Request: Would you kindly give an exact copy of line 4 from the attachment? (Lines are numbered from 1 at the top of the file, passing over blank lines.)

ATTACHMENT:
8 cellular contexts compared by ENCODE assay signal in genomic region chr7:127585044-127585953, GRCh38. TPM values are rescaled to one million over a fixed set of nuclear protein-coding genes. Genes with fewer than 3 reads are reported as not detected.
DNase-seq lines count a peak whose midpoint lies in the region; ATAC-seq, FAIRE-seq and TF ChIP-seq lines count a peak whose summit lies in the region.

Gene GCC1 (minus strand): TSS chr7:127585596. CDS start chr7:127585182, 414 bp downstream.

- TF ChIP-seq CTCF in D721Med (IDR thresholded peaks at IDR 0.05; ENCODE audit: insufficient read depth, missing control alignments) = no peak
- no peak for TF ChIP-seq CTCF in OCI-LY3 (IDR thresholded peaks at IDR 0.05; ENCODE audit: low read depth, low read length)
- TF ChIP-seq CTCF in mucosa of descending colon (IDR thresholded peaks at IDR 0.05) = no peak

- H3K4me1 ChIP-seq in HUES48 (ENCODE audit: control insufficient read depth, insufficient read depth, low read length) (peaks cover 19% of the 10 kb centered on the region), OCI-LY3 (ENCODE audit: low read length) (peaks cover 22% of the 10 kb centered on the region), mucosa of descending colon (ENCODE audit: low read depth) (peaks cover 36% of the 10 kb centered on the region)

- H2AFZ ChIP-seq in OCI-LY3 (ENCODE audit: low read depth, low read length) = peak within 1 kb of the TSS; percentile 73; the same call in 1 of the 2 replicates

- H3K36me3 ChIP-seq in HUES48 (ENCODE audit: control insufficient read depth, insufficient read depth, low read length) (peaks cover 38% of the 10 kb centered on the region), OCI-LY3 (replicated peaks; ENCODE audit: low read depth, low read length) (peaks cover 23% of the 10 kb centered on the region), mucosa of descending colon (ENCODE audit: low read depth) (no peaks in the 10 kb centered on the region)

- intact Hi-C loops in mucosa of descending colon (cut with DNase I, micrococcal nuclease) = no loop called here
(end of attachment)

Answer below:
- TF ChIP-seq CTCF in D721Med (IDR thresholded peaks at IDR 0.05; ENCODE audit: insufficient read depth, missing control alignments) = no peak